This week I had my first fully-booked day as a counsellor. My former-colleagues standard day was six, sometimes seven appointments, but I made the brave decision to set my own availability and max it out at five (in accordance with recommendations I once read for psychologists). I scheduled half hour breaks between appointments, and an additional hour for lunch to give me time to process, write notes, do research, and have adequate time to prepare for each appointment. And even amidst all the extra time I allowed myself, I found it utterly exhausting.
The first appointment of the day went really well. I mean, I was sleepy and not my sharpest, but I did great work being in a deep space with my clients, holding them as they confronted scary truths and recognised harm in their lives. If I started the day at 100% energy/compassion/patience, I probably went down to 70% over that hour.
During my half hour break to write notes/prepare for the next appointment, I probably started it at 80%. It was another deep and engaging session where I got right into the guts of some long-held beliefs and helped a person reflect on and relate differently to them. I probably went down to 20% at the end of the session.
I was pretty anti-social during my time for lunch. I couldn’t even really bring myself to talk to Beth as we sat at the table together, so desperate was I to recover some energy for myself and my next clients. Some food and Animal Crossing later, I went back in with about 60% energy for my next client.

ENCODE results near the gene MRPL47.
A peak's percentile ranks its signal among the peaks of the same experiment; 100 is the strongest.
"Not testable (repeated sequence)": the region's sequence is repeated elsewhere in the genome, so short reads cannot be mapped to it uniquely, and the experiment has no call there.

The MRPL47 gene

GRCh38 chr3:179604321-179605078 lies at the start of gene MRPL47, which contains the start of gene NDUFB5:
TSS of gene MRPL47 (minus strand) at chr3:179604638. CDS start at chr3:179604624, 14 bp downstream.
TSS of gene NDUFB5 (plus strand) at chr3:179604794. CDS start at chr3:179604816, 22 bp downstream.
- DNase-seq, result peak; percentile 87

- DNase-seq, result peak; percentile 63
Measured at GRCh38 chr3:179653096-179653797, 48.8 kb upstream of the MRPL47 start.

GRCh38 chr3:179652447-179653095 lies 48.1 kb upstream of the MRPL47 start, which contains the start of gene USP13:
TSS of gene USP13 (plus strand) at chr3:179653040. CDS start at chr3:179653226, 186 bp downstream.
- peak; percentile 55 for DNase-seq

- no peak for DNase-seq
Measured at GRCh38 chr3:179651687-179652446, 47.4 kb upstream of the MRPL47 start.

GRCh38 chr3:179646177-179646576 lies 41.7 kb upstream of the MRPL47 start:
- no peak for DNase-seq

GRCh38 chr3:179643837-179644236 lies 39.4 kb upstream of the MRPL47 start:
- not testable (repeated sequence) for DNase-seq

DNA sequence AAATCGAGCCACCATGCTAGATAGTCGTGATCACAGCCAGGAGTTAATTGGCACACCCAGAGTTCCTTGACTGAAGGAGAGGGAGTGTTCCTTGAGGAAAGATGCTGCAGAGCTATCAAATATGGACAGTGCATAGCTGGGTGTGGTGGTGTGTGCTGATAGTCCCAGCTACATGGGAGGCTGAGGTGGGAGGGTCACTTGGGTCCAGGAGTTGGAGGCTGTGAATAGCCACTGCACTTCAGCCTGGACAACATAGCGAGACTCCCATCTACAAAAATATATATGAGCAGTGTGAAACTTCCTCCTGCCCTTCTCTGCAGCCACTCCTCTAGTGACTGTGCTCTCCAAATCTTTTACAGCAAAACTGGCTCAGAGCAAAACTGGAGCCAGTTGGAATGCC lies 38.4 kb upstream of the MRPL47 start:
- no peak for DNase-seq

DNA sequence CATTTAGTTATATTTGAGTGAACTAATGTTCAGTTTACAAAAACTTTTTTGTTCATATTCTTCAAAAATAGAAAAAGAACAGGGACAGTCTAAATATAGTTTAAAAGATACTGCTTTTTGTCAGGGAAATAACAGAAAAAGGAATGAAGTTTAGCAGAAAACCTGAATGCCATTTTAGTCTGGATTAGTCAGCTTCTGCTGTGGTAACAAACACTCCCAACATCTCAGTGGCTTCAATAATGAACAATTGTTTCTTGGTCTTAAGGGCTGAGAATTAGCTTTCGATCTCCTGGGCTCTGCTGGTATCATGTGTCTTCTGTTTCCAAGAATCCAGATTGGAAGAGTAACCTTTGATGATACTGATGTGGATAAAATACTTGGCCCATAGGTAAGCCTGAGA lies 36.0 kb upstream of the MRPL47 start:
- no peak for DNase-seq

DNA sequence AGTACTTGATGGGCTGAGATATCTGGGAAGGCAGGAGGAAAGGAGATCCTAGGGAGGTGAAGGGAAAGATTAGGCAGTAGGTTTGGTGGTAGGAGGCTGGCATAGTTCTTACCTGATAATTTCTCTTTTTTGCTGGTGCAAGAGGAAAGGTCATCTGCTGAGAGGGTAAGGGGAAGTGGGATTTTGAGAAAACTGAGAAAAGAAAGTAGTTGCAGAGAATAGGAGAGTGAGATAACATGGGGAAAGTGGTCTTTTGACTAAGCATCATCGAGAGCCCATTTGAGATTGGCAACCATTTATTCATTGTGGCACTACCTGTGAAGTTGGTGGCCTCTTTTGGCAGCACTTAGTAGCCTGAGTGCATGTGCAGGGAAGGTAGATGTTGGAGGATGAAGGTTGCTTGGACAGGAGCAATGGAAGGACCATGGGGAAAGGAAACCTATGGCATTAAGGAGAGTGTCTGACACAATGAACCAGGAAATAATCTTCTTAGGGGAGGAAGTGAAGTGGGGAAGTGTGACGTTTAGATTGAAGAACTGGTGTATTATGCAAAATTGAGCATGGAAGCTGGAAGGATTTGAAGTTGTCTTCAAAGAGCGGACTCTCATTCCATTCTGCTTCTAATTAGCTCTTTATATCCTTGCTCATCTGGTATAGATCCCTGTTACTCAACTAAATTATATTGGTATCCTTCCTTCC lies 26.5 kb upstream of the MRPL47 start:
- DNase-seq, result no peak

It kept going down until I finished with about 10% at the end of the day. And when it came time to exercise, and cooking dinner, and spending time with Beth, I felt pretty close to tapped out. I was so cranky and impatient and ungenerous – it was so unfair that Beth got the dregs of my strength, and I had even less than that for myself. And when some of my friends messaged me about their struggles, I really had to consciously stop myself from snapping at them as I supported them in their experiences, gently guiding them through the murk of their feelings and struggles. I had the thought “I’m giving you free counselling right now”, and it was an unpleasant and nasty thought to have, and I wish that I hadn’t been so worn down when they spoke with me. It turns out I am not the boundless well of compassion I like to think I am, and I need to prioritise my own self-care more often if I want to be my best self with loved ones.